productivity GTD efficiency results methodology

Rethinking life hacks

March 28th, 2008 by

“Math is hard; let’s go shopping!”

-hacked Barbie

Summary: It looks like the difficulties of measuring  productivity make people use common sense to give advice on how to improve it instead of actually attacking productivity as a hard problem that needs empirical study. But people do follow barely tested advice on productivity. They are either too busy to afford dismissing it, or too pragmatic to believe that we can reach systematic, scientific productivity techniques.

There is a current craze about productivity in many forms (sometimes disguised as personal development). At least 4 of the top 100 blogs in the blogosphere are about productivity (according 3038597_e5f95e2017_mto technorati’s authority: lifehacker #6; Zen Habits #41; #66 43 Folders #73). There’s a current craze about personal productivity and personal development. The best treatment I have read recently is Cal Newport’s Flak magazine article

In fact, lifehacking is a trend of the 21st century. The idea is to reduce the things that bother you in your life (or reduce the time it takes to complete them) while increasing the quality and quality of the experiences that you like. This is pretty intuitive, but is this a working definition of whatever personal productivity is? Hardly. Today, anything that solves an everyday problem in a clever or non-obvious way might be called a life hack.

Hacks are by definition, unsystematic. Everything goes, as long as it works. This is the contrary to the incremental evolution of scientific thinking. Even though sometimes there are large changes in the form of paradigm shifts, most of the time progress is incremental and lineal.

The advantages are clear: one can build on the knowledge acquired by the previous generation.

But do we have the same incremental progress in personal productivity theories? If there anything remotely similar to a science of productivity? Should people follow only empirically tested advice about productivity?

Wikipedia didn’t have a definition for personal productivity; but look at this gem from the social productivity definition:

The term productivity is etymologically derived from the Latin word producere, which means “lead or bring forth, draw out” (from pro- “forth” + ducere “to bring, lead”). It connotes in a general sense, the state of being productive, fertile or efficient. It is often confused with “efficiency”, “rationalization” or “profitability”.

So for a start, it seems that there aren’t very good definitions of the kind of knowledge worker productivity that is so ‘in vogue’ in blog posts everywhere and that should be measured carefully by those organizations who care about it. Which, now that I think of it, are mostly every single organization nowadays! And the available definitions are directly imported from mechanistic approaches to physical products that are not really that useful. Whatever intellectual productivity is, it’s not related to ‘cranking widgets’.

Instead, there’s a cult-following of people who, rather than offering a rational definition of productivity, are actually masters at producing rules of thumb that work. That is, they are lifehackers. They produce hacks. The essence of a hack is that it works.  But do we know they work? How well? How easily can they be adopted? Are they all-terrain hacks? We have no idea. Most of the hacks we all use and learn from the books are essentially untested empirically; most are reported by their inventor to work well in their personal experience. What I’m trying to discuss next is, should we really worry about this? Can we test any better?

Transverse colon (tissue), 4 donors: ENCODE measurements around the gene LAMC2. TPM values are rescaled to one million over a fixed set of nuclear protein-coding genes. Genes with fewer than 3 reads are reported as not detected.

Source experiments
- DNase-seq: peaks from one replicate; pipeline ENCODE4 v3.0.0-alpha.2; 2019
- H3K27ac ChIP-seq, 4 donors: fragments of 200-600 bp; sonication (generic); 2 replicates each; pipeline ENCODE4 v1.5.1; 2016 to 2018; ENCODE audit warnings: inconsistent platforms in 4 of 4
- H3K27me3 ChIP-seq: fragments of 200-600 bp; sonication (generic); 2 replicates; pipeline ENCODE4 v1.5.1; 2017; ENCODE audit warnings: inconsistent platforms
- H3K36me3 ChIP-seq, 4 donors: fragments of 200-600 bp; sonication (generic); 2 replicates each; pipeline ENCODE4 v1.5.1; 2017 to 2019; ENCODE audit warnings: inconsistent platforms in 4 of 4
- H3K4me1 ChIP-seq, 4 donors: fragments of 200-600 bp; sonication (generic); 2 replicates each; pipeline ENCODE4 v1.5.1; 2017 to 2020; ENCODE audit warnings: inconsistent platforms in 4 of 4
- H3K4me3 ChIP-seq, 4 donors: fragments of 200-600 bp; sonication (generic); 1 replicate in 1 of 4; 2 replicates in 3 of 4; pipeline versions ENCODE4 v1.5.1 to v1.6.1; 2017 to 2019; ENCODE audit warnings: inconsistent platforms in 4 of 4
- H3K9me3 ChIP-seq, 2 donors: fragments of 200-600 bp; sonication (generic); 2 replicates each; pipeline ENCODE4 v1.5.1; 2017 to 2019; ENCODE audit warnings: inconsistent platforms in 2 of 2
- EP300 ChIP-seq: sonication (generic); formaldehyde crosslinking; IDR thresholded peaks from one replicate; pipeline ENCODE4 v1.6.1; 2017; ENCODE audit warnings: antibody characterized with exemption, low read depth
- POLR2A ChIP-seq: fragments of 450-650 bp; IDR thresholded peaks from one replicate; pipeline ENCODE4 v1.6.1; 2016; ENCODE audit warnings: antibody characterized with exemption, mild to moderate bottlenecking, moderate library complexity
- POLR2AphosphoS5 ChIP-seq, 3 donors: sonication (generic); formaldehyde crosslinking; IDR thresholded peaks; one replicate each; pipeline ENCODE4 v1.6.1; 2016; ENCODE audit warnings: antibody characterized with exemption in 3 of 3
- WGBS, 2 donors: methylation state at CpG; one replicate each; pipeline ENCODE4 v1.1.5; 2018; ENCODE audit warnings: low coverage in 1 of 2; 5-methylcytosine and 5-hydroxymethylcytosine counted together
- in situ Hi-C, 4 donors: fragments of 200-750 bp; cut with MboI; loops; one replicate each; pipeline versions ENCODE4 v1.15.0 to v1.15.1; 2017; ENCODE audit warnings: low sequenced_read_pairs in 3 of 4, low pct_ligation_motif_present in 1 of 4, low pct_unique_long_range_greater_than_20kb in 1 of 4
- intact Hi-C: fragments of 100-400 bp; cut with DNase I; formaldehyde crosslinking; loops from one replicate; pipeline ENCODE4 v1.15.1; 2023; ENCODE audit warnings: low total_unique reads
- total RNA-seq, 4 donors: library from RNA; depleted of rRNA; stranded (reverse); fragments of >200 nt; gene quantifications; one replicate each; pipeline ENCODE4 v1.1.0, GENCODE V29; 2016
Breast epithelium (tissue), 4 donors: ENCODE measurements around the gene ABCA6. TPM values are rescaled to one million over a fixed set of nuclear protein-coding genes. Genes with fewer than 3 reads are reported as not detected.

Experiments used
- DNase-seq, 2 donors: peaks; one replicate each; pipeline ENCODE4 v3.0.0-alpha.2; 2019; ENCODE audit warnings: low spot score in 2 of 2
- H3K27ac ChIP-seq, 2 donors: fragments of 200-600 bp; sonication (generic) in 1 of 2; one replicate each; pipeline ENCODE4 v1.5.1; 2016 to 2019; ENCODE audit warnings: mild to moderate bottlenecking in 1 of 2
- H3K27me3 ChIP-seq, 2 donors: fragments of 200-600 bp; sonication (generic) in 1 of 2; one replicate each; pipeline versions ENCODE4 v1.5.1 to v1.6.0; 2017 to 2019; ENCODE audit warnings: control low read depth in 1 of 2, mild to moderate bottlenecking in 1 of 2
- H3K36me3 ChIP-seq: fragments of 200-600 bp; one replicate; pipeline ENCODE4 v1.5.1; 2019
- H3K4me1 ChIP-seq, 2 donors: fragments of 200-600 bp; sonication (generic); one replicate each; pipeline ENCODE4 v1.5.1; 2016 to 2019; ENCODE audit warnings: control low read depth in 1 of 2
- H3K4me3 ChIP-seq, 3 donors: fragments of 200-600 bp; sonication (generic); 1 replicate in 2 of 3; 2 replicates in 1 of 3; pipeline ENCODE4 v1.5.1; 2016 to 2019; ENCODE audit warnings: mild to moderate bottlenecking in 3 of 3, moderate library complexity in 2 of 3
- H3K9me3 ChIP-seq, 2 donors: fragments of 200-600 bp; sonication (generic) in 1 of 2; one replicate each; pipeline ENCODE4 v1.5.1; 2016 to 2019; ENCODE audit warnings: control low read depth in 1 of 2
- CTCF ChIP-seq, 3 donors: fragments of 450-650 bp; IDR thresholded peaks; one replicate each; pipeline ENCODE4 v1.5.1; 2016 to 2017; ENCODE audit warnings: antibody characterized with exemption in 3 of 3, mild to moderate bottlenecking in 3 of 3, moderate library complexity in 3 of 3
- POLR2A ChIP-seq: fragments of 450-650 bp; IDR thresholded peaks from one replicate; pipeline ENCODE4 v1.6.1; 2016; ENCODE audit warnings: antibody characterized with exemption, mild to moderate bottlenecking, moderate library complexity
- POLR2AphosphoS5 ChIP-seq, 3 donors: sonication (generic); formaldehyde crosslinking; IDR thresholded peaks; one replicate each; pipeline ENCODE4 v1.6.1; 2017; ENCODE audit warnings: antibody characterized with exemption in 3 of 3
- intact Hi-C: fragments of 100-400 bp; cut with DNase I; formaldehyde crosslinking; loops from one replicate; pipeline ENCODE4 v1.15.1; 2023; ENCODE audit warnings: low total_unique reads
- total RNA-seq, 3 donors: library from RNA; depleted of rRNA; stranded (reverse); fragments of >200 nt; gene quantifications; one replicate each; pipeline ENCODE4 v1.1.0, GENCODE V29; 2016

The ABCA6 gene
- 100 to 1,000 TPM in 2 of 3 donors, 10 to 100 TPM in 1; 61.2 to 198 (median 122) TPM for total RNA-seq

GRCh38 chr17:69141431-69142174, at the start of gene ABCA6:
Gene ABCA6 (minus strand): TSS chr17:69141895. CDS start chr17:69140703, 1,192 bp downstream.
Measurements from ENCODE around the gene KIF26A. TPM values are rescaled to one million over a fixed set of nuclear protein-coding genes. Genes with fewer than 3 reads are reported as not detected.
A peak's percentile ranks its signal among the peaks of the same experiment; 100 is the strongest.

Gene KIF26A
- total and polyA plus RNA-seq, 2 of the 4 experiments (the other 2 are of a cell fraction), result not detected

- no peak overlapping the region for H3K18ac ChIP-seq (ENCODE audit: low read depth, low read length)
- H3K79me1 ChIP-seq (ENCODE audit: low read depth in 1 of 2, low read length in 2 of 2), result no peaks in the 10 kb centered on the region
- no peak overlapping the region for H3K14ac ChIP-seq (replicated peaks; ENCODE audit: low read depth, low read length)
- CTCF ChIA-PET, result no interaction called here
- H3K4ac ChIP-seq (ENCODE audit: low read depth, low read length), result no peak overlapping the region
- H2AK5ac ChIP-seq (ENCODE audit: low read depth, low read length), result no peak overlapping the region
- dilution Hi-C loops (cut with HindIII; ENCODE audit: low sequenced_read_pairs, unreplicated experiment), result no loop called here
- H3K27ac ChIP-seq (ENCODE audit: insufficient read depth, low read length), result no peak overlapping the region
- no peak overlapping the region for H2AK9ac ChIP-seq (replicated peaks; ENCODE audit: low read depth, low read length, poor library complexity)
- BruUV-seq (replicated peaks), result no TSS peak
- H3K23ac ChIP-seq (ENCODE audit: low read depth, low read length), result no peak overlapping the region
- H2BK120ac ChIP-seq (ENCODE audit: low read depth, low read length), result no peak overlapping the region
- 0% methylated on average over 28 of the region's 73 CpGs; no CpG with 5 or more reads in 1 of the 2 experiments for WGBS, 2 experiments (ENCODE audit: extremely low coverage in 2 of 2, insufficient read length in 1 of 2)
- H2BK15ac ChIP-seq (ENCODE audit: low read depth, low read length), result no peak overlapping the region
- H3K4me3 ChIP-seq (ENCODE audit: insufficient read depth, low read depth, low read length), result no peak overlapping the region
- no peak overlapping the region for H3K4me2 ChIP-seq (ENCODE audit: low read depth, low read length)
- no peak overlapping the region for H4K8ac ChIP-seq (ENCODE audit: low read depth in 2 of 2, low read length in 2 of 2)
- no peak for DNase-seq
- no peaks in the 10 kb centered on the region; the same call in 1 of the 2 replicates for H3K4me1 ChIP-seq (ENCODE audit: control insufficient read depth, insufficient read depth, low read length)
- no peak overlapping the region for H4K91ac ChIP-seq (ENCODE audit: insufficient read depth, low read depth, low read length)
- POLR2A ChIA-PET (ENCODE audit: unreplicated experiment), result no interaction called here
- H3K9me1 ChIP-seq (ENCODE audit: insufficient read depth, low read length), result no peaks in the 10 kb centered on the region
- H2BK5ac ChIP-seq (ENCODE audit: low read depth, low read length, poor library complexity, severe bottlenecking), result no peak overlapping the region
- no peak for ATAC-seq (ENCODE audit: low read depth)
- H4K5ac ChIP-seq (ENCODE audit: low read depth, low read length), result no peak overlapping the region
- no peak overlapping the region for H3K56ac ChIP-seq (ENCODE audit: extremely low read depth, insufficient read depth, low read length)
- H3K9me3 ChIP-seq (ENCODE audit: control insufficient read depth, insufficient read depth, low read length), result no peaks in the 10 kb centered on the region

Note that the term hack may have negative meaning. In programming a hack is a brilliant solution (and a hacker is a respected member of an elite). But it’s also used as something quickly put together, barely tested, and that works only by miracle. It’s an ugly solution that may break if you really stare at it. Something you may not want to do, because code has aesthetics, and hacks are by definition aesthetically repulsive. Human languages have semantics that are really fun. As you see, the same term can have two opposite meanings. That’s why computers don’t get semantics all that well.

Here,  lifehacking is fully enjoying this dualism. Hacks are great; hacks are bad. Which one do you really mean?

Giving advice about how to improve productivity

Top lifehackers



6-months of polyphasic sleep; top 1000 blogger. Two degrees in 3 semesters (computer science, math).

Tim Ferris

Speaks 6 languages. Participated in top championships for martial arts and dance. Travels the world extensively. Wrote a best seller. Top 1000 blogger.

David Allen

Created a cult-following productivity system, GTD. Wrote a best-selling book.

Mark Forster

Created a cult-following productivity system, DIT. Wrote a best-selling book.

I have to say that I have a lot of respect for those authors  lifehackers. However, it hits me that they are not super-human in their achievements. The first two authors do feature their own lives prominently in their blogs, so the public can see what they have achieved and feel inspired.

The last two best-selling book authors are remarkable in that there’s nothing in their lives that would highlight them as specially productive; At least, they do not show off their achievements publicly. They do not blog about their live achievements. But note that this does not deter people from buying their books and following their advice.